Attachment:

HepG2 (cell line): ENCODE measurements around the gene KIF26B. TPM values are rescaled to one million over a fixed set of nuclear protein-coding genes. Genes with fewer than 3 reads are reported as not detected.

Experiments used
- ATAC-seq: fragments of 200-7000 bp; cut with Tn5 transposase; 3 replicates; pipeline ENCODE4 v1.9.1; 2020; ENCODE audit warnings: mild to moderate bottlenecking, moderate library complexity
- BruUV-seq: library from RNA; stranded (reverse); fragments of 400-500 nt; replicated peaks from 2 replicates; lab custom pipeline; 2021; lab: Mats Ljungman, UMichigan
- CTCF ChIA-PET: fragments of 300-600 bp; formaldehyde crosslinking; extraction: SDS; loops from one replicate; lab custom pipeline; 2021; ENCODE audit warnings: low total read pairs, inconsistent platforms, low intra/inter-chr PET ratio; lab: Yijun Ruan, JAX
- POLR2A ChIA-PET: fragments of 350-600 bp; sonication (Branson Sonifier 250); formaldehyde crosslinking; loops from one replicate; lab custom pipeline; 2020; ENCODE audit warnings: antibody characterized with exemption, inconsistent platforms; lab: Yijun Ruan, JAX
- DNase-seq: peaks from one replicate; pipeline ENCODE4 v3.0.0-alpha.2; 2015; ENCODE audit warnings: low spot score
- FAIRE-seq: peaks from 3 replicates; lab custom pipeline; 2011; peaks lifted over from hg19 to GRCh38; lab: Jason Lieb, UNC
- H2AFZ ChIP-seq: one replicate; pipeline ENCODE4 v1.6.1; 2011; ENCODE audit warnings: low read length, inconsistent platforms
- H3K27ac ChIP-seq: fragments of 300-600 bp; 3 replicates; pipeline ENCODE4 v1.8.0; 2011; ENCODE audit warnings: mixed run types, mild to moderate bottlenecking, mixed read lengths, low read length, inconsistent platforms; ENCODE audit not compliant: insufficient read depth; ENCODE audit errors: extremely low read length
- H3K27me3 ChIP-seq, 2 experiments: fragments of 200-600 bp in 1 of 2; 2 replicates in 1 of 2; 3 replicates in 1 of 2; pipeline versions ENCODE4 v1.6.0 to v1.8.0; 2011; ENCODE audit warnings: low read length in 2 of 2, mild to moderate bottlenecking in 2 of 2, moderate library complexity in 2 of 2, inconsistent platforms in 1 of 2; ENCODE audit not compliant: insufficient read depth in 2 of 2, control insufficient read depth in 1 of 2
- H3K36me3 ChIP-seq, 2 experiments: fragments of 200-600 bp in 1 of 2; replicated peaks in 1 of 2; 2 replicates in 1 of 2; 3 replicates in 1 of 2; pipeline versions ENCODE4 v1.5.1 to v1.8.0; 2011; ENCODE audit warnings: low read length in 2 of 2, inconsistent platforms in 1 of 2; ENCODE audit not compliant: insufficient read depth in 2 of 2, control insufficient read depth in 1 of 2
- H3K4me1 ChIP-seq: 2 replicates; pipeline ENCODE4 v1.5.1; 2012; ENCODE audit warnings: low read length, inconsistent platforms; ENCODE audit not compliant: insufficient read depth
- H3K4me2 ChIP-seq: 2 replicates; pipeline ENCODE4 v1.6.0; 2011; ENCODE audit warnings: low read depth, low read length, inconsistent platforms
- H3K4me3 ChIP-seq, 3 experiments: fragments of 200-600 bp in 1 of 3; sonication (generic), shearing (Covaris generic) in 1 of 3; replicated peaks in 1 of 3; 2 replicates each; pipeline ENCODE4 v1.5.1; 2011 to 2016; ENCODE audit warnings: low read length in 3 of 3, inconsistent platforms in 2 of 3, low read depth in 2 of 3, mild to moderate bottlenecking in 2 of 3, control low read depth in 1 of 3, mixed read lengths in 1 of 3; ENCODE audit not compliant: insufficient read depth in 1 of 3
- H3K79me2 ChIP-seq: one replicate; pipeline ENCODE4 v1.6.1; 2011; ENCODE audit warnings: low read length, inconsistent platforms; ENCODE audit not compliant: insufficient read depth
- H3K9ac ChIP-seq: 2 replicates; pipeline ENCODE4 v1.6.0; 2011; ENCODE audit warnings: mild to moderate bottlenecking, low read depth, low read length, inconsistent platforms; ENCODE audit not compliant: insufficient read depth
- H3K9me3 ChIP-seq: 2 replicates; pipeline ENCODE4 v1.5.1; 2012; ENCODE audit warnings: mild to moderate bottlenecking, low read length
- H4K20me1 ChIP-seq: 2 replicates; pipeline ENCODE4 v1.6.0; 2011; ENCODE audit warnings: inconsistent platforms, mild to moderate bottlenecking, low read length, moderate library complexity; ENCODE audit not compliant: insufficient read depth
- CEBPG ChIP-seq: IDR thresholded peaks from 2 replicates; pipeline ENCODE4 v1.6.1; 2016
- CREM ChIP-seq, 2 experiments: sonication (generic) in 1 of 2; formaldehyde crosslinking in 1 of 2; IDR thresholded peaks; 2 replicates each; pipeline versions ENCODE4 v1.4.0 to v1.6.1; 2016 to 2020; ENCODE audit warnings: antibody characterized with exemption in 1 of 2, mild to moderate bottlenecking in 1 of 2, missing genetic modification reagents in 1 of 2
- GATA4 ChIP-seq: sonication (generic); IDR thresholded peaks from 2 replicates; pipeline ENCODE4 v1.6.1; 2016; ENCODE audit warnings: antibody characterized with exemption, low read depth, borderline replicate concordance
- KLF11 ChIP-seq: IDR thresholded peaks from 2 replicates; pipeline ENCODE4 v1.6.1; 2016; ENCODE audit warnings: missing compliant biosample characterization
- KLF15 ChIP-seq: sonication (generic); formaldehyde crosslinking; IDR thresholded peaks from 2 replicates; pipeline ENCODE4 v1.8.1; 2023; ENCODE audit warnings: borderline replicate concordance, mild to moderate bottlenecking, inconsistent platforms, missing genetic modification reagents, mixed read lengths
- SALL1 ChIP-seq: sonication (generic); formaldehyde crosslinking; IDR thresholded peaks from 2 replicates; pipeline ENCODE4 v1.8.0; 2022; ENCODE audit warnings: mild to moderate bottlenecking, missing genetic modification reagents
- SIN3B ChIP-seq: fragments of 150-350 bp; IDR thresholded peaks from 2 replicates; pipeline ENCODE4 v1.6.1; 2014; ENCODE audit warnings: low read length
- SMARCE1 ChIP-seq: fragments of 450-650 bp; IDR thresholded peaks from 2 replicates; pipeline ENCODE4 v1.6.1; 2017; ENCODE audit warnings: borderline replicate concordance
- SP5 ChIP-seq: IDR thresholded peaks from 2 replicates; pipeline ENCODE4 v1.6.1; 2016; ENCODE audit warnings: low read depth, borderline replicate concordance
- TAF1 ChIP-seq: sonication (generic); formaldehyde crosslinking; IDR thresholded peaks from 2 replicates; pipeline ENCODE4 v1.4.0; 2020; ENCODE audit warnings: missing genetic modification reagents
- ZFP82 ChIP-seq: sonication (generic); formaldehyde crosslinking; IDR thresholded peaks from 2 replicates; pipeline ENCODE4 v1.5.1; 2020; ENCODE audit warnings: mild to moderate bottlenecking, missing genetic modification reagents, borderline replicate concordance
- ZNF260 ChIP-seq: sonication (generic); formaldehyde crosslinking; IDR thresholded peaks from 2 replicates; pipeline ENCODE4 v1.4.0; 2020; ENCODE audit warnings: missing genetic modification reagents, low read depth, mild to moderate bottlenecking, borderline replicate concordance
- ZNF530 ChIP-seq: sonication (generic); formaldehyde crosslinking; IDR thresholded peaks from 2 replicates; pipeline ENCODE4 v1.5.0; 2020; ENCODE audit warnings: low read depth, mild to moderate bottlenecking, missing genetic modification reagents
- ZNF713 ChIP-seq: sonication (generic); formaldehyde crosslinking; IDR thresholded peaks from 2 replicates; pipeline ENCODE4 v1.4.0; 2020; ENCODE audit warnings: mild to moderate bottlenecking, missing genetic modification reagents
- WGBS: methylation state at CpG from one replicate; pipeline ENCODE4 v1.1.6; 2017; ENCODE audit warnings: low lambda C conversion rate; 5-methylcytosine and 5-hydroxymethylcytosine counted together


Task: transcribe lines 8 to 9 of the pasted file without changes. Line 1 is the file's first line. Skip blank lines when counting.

- FAIRE-seq: peaks from 3 replicates; lab custom pipeline; 2011; peaks lifted over from hg19 to GRCh38; lab: Jason Lieb, UNC
- H2AFZ ChIP-seq: one replicate; pipeline ENCODE4 v1.6.1; 2011; ENCODE audit warnings: low read length, inconsistent platforms